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But perhaps the worst thing of all was that, throughout the entire process, she never once received any one-time passwords (OTPs) via SMS verifying the unauthorised transactions.

The scammers took her money, all while staying under the radar.

The bookstore merchandiser, a mother of two daughters, shared that the $12,000 was meant to fund her 16-year-old daughter’s school fees and insurance.

It doesn’t help that her 16-year-old daughter’s insurance policy expires soon.

“Everything’s gone. I can’t sleep and can’t eat,” Ms Khoo added.

Scam Victim Lodged Police Reoprt; Sought Help from MP to Write to POSB and MAS

With nowhere else to turn to, Ms Khoo decided to do what every Singaporean always thinks to do: file a police report and ask a Member of Parliament (MP) for help.


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Ms Khoo lodged a police report on 28 August. Investigations are currently ongoing.

The 58-year-old also sought Marsiling-Yew Tee Group Representation Constituency (GRC) MP Lawrence Wong’s help in writing to POSB and the Monetary Authority of Singapore (MAS).

She hopes that POSB and MAS will respond to her appeals to waive the $44,000 taken from her credit card and savings accounts.

Not the First Malware Scam to Happen in the Past Month

Ms Khoo is far from the first to fall victim to such a malware scam in the past month.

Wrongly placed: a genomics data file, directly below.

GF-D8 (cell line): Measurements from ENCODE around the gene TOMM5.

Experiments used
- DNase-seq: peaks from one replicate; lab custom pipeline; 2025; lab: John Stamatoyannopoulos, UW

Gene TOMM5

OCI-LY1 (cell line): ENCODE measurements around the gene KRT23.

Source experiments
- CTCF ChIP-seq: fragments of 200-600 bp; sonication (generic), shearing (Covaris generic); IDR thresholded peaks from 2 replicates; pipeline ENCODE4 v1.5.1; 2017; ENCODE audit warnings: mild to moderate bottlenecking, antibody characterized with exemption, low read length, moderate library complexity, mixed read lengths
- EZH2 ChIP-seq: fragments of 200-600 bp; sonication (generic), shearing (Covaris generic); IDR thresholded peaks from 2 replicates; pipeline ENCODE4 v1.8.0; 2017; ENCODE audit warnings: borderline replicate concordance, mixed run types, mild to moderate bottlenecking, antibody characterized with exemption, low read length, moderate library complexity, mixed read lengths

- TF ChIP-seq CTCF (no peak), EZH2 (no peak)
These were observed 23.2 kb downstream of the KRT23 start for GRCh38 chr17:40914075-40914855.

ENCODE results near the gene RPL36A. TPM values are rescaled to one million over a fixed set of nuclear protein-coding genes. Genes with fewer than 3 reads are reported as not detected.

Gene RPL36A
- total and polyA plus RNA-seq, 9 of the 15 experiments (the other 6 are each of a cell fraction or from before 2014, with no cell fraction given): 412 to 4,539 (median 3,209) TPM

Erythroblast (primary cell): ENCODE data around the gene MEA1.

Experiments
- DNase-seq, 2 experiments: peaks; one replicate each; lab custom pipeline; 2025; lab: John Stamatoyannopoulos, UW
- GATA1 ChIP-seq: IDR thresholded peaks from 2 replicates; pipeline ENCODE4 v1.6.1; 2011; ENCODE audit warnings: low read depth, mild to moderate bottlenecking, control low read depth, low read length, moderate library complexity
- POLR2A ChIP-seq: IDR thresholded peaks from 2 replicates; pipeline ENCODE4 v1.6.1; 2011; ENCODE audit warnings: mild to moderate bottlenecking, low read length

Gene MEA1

Earlier this month, we saw a 51-year-old woman lose over $76,000 to the same type of scam. She was enticed by a Facebook advertisement selling bunny-shaped snow-skin mooncakes.


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The mooncakes were only supposed to cost $29.90. It ended up costing her thousands.

Another man lost $60K after falling victim to a similar malware scam, but this time over a Facebook advertisement selling Asahi beer.

With how common these scams remain despite the recent spotlight on them, it seems like there might be more in play rather than a mere lack of scam awareness.

These malware scams are simply becoming even more sophisticated than ever.

The devil works hard, but these scammers work harder, constantly improving their scam tactics to lure victims even deeper into the dark.

These malware scammers have recently started to perform factory resets of victims’ phones so that victims cannot stop the fund transfers in time.

This could explain why, in the present case, Ms Khoo found her phone restarting twice. Presumably, these malware scammers were performing factory resets on her phone to buy more time for themselves to “earn” their money.

So, what can you do to avoid falling victim to such scams? As a starter, you should read up more on such scam cases, which you can find on ScamAlert’s website. This helps you understand how these scams are being carried out and how they’ve been modified as days pass, allowing you to spot signs of such scams.


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And you know what? Perhaps stop buying things from Facebook advertisements lah.

You can watch this video to learn more about how malware scams operate: